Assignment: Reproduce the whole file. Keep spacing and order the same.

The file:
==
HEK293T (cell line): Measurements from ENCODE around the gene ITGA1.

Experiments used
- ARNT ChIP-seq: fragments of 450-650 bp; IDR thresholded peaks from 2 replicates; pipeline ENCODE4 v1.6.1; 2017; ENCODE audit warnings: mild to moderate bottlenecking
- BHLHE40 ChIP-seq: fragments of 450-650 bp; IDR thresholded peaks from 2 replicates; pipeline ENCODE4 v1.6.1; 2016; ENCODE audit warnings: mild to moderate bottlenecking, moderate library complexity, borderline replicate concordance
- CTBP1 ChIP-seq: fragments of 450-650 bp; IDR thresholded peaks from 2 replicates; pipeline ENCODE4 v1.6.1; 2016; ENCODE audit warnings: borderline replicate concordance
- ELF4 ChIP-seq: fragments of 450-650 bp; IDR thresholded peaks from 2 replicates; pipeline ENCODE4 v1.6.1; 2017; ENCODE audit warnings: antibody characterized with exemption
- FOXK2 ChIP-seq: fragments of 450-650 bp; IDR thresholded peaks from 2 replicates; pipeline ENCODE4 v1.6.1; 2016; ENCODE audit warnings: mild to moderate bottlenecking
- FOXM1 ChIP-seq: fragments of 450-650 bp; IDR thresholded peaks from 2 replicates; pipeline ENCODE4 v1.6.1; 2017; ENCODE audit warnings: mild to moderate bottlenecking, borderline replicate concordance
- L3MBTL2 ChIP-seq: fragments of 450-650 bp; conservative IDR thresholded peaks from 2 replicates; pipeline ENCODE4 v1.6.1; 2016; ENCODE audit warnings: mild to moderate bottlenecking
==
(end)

HEK293T (cell line): Measurements from ENCODE around the gene ITGA1.

Experiments used
- ARNT ChIP-seq: fragments of 450-650 bp; IDR thresholded peaks from 2 replicates; pipeline ENCODE4 v1.6.1; 2017; ENCODE audit warnings: mild to moderate bottlenecking
- BHLHE40 ChIP-seq: fragments of 450-650 bp; IDR thresholded peaks from 2 replicates; pipeline ENCODE4 v1.6.1; 2016; ENCODE audit warnings: mild to moderate bottlenecking, moderate library complexity, borderline replicate concordance
- CTBP1 ChIP-seq: fragments of 450-650 bp; IDR thresholded peaks from 2 replicates; pipeline ENCODE4 v1.6.1; 2016; ENCODE audit warnings: borderline replicate concordance
- ELF4 ChIP-seq: fragments of 450-650 bp; IDR thresholded peaks from 2 replicates; pipeline ENCODE4 v1.6.1; 2017; ENCODE audit warnings: antibody characterized with exemption
- FOXK2 ChIP-seq: fragments of 450-650 bp; IDR thresholded peaks from 2 replicates; pipeline ENCODE4 v1.6.1; 2016; ENCODE audit warnings: mild to moderate bottlenecking
- FOXM1 ChIP-seq: fragments of 450-650 bp; IDR thresholded peaks from 2 replicates; pipeline ENCODE4 v1.6.1; 2017; ENCODE audit warnings: mild to moderate bottlenecking, borderline replicate concordance
- L3MBTL2 ChIP-seq: fragments of 450-650 bp; conservative IDR thresholded peaks from 2 replicates; pipeline ENCODE4 v1.6.1; 2016; ENCODE audit warnings: mild to moderate bottlenecking